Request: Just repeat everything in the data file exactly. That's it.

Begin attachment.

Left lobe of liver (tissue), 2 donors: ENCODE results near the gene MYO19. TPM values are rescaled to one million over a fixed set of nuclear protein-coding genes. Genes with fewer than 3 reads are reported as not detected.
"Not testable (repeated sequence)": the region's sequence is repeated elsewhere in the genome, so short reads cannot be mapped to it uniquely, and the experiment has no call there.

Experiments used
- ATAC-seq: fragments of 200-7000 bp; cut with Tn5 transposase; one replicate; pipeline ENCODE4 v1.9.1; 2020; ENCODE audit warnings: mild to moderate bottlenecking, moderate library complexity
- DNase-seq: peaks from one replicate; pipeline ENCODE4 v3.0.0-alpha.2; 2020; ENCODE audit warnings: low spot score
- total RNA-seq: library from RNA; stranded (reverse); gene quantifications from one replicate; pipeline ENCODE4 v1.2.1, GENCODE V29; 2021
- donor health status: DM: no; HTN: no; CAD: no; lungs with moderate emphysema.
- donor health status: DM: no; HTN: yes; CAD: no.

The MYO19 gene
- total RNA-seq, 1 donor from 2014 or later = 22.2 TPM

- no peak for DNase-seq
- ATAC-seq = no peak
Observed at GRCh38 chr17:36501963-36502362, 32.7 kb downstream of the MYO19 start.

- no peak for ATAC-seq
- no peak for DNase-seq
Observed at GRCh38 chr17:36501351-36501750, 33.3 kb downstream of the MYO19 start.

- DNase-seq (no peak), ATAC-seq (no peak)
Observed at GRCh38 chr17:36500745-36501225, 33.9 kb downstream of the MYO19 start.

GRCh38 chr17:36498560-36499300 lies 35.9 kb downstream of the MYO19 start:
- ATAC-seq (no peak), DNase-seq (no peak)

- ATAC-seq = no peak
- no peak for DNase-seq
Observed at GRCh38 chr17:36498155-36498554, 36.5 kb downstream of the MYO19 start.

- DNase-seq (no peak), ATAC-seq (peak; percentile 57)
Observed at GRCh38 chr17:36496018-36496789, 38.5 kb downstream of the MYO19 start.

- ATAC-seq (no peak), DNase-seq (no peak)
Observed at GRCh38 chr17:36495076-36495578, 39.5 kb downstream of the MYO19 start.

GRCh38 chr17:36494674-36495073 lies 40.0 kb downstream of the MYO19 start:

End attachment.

Left lobe of liver (tissue), 2 donors: ENCODE results near the gene MYO19. TPM values are rescaled to one million over a fixed set of nuclear protein-coding genes. Genes with fewer than 3 reads are reported as not detected.
"Not testable (repeated sequence)": the region's sequence is repeated elsewhere in the genome, so short reads cannot be mapped to it uniquely, and the experiment has no call there.

Experiments used
- ATAC-seq: fragments of 200-7000 bp; cut with Tn5 transposase; one replicate; pipeline ENCODE4 v1.9.1; 2020; ENCODE audit warnings: mild to moderate bottlenecking, moderate library complexity
- DNase-seq: peaks from one replicate; pipeline ENCODE4 v3.0.0-alpha.2; 2020; ENCODE audit warnings: low spot score
- total RNA-seq: library from RNA; stranded (reverse); gene quantifications from one replicate; pipeline ENCODE4 v1.2.1, GENCODE V29; 2021
- donor health status: DM: no; HTN: no; CAD: no; lungs with moderate emphysema.
- donor health status: DM: no; HTN: yes; CAD: no.

The MYO19 gene
- total RNA-seq, 1 donor from 2014 or later = 22.2 TPM

- no peak for DNase-seq
- ATAC-seq = no peak
Observed at GRCh38 chr17:36501963-36502362, 32.7 kb downstream of the MYO19 start.

- no peak for ATAC-seq
- no peak for DNase-seq
Observed at GRCh38 chr17:36501351-36501750, 33.3 kb downstream of the MYO19 start.

- DNase-seq (no peak), ATAC-seq (no peak)
Observed at GRCh38 chr17:36500745-36501225, 33.9 kb downstream of the MYO19 start.

GRCh38 chr17:36498560-36499300 lies 35.9 kb downstream of the MYO19 start:
- ATAC-seq (no peak), DNase-seq (no peak)

- ATAC-seq = no peak
- no peak for DNase-seq
Observed at GRCh38 chr17:36498155-36498554, 36.5 kb downstream of the MYO19 start.

- DNase-seq (no peak), ATAC-seq (peak; percentile 57)
Observed at GRCh38 chr17:36496018-36496789, 38.5 kb downstream of the MYO19 start.

- ATAC-seq (no peak), DNase-seq (no peak)
Observed at GRCh38 chr17:36495076-36495578, 39.5 kb downstream of the MYO19 start.

GRCh38 chr17:36494674-36495073 lies 40.0 kb downstream of the MYO19 start: